PABLO - First Impression

I’ve been dabbling with light painting photography since 2010 and all this time the photographs are captured on a DSLR proper, so when today I read from the that someone has created an app for the iPhone that can capture long exposure, and display the goings on as live video, I was excited to say the least.

The app in question is PABLO, and can be downloaded for free on the App Store. Installation was as easy as downloading any app on the App Store, and on launching, Pablo requests that you create a user account. This account will serve as a platform for you to post your works, and view/like other user’s posts, just like Instagram or Facebook.

I’ll not discuss the social component of this app as it’s quite straightforward so instead I’ll dive into the image/video capture part. It gives you 3 settings to adjust:

Self Timer Delay - allows you to set a delay from 1-10 seconds to give you time to position yourself in front of camera before it starts recording

Exposure Time - set anywhere from 1s to 30s, or Manual for Bulb mode

Light Sensitivity - sets the app’s sensitivity level to the lights. This allows for light painting even in low light as compared to complete darkness as is usually required when doing light painting.

Initial tests (see images and video) produce quite interesting results. Although there seems to be a slight delay and slowness in the video, it’s certainly much more responsive than some apps I’ve tried before on the PC. A few tweaks on the sensitivity level can produce a decent shot, but what I like most about this is the live video that it produces as the light painting shot is being created, ala the Live Bulb mode feature ound in the Olympus OM-D series of cameras.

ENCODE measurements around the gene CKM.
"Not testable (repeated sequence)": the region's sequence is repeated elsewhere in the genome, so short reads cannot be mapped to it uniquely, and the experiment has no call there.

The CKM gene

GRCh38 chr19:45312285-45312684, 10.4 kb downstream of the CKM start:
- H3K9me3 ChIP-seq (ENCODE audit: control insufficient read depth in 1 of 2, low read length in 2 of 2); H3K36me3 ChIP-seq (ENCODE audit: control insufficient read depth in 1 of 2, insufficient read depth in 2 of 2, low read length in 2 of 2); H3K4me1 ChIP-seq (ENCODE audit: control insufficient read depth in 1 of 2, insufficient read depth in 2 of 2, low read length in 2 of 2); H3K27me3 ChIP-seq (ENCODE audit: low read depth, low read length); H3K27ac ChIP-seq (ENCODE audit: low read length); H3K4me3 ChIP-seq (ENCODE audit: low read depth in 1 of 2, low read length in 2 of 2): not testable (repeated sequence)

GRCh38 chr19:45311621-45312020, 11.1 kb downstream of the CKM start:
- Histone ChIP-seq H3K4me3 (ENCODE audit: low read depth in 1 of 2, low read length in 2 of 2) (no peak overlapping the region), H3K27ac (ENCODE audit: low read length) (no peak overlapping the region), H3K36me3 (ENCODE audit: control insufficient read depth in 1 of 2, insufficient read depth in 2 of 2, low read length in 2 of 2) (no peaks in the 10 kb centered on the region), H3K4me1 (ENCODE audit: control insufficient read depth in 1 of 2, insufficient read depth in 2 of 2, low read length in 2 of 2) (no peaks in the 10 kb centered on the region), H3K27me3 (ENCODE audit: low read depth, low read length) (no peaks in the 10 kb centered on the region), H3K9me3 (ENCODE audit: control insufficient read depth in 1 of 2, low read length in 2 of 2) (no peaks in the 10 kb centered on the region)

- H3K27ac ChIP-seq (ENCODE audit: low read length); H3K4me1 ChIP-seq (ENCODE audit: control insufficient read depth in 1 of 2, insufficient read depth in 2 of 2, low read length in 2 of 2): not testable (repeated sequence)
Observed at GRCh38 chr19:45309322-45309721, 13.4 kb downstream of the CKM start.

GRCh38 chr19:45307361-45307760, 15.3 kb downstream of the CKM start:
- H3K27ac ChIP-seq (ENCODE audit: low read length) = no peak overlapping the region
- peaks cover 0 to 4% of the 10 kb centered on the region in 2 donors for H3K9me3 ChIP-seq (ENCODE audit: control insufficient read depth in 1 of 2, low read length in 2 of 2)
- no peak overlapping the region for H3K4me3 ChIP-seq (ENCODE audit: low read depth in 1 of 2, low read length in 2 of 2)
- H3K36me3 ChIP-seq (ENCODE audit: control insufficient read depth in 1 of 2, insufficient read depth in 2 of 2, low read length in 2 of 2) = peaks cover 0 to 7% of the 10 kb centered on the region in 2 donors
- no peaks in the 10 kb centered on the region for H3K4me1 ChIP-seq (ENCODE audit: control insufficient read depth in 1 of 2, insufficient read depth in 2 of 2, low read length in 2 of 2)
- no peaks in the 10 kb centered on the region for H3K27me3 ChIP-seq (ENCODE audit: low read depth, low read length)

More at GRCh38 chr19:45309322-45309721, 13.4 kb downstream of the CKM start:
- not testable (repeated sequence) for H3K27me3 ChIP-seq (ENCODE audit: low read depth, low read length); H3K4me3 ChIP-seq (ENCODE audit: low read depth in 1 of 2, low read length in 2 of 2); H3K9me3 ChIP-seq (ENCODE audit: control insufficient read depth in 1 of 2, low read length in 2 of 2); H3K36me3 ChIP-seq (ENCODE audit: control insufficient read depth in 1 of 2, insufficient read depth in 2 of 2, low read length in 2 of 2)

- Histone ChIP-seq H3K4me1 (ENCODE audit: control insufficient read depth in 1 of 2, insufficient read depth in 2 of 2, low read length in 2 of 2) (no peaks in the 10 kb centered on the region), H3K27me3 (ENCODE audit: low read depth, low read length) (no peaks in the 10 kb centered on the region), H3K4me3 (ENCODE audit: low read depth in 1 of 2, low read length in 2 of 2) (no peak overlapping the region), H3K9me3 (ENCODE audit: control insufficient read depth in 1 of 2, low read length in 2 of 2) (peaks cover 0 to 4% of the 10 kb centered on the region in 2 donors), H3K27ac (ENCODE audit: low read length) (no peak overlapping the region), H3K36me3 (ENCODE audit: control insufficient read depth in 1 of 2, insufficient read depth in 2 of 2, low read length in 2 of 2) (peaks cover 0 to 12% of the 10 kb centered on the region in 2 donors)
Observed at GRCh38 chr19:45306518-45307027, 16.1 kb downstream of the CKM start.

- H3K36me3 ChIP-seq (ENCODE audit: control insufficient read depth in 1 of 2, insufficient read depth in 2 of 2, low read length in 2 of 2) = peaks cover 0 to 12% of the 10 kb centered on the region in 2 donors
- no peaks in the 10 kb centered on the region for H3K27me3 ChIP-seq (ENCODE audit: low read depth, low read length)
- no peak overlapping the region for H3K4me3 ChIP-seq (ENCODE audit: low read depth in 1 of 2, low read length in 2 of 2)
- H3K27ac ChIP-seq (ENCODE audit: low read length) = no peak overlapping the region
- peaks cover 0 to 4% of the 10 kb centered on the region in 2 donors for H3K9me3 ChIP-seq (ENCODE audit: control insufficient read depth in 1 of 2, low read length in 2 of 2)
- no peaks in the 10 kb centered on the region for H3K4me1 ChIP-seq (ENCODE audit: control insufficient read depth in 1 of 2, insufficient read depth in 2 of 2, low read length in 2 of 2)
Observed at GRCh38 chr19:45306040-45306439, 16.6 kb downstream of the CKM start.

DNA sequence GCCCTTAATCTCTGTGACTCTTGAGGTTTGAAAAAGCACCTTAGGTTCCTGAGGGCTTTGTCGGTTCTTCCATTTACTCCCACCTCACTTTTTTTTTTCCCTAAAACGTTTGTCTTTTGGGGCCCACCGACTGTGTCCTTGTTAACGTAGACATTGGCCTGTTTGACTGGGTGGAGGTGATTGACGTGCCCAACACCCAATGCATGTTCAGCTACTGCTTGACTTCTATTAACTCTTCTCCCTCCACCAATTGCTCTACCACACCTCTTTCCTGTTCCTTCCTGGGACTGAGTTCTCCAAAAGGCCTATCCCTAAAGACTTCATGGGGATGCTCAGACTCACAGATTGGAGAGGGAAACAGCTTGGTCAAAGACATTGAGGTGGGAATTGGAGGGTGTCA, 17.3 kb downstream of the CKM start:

All in all, a nice app to add to the plethora of cool photography apps for the iOS. And while images created with this app is no match for a DSLR capture, the recorded video offers a nice behind-the-scene into how a typical light painting shot is created. A small nitpick is that I'd like the app to be able to record in other ratio too instead of the default square format. An Android version is planned and will be released soon, according to the developer.

Download PABLO here and try it for yourself. 

Side note: I used the mobile phone holder from a selfie stick and mount it on a tripod for these shots. 

Initial test shot with Pablo app for iOS.

To Edit Or Not To Edit

To Edit Or Not To Edit

A quick 2 minute edit in Lightroom can bring out hidden details in the shadow area of this image.

A quick 2 minute edit in Lightroom can bring out hidden details in the shadow area of this image.